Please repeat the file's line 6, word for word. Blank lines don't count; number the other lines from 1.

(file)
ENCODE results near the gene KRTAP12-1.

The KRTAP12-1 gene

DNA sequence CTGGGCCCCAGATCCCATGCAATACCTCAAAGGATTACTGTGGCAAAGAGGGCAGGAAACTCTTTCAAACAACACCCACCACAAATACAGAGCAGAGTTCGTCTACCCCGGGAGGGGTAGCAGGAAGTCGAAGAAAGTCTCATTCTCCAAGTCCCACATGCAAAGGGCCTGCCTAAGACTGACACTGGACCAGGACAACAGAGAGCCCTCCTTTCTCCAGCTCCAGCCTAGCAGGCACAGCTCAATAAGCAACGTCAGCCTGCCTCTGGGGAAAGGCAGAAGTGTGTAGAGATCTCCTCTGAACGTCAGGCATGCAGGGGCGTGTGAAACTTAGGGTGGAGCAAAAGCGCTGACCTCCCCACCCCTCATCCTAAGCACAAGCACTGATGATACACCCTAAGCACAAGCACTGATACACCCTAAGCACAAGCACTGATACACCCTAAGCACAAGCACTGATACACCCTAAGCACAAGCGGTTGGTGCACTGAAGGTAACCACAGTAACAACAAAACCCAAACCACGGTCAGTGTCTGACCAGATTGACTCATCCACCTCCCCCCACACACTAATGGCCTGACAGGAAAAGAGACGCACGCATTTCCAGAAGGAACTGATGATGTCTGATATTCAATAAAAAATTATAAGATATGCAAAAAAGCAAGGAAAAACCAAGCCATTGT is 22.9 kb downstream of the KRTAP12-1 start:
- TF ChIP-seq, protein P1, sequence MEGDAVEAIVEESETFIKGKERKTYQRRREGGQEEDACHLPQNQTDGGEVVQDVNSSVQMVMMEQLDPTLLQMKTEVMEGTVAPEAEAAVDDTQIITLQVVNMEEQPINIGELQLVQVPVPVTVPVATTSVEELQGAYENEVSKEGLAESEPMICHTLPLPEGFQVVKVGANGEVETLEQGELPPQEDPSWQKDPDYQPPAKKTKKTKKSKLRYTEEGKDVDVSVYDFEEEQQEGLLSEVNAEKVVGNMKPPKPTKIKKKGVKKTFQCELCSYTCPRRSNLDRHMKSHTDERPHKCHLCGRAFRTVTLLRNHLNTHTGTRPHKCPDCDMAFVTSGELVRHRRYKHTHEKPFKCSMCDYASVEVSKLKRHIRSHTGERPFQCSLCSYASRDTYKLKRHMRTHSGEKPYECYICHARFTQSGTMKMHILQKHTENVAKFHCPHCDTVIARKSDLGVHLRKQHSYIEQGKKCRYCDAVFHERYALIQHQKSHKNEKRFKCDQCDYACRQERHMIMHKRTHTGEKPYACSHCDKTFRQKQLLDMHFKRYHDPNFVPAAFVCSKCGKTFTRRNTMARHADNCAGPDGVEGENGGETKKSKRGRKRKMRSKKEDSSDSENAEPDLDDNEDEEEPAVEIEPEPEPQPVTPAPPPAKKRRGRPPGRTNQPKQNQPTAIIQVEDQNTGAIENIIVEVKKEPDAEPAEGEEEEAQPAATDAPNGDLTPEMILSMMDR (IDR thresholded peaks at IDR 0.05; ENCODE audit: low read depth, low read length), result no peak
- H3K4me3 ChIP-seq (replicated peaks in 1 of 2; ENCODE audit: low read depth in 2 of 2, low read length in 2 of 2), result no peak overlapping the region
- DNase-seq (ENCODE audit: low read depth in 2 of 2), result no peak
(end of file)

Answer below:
- DNase-seq (ENCODE audit: low read depth in 2 of 2), result no peak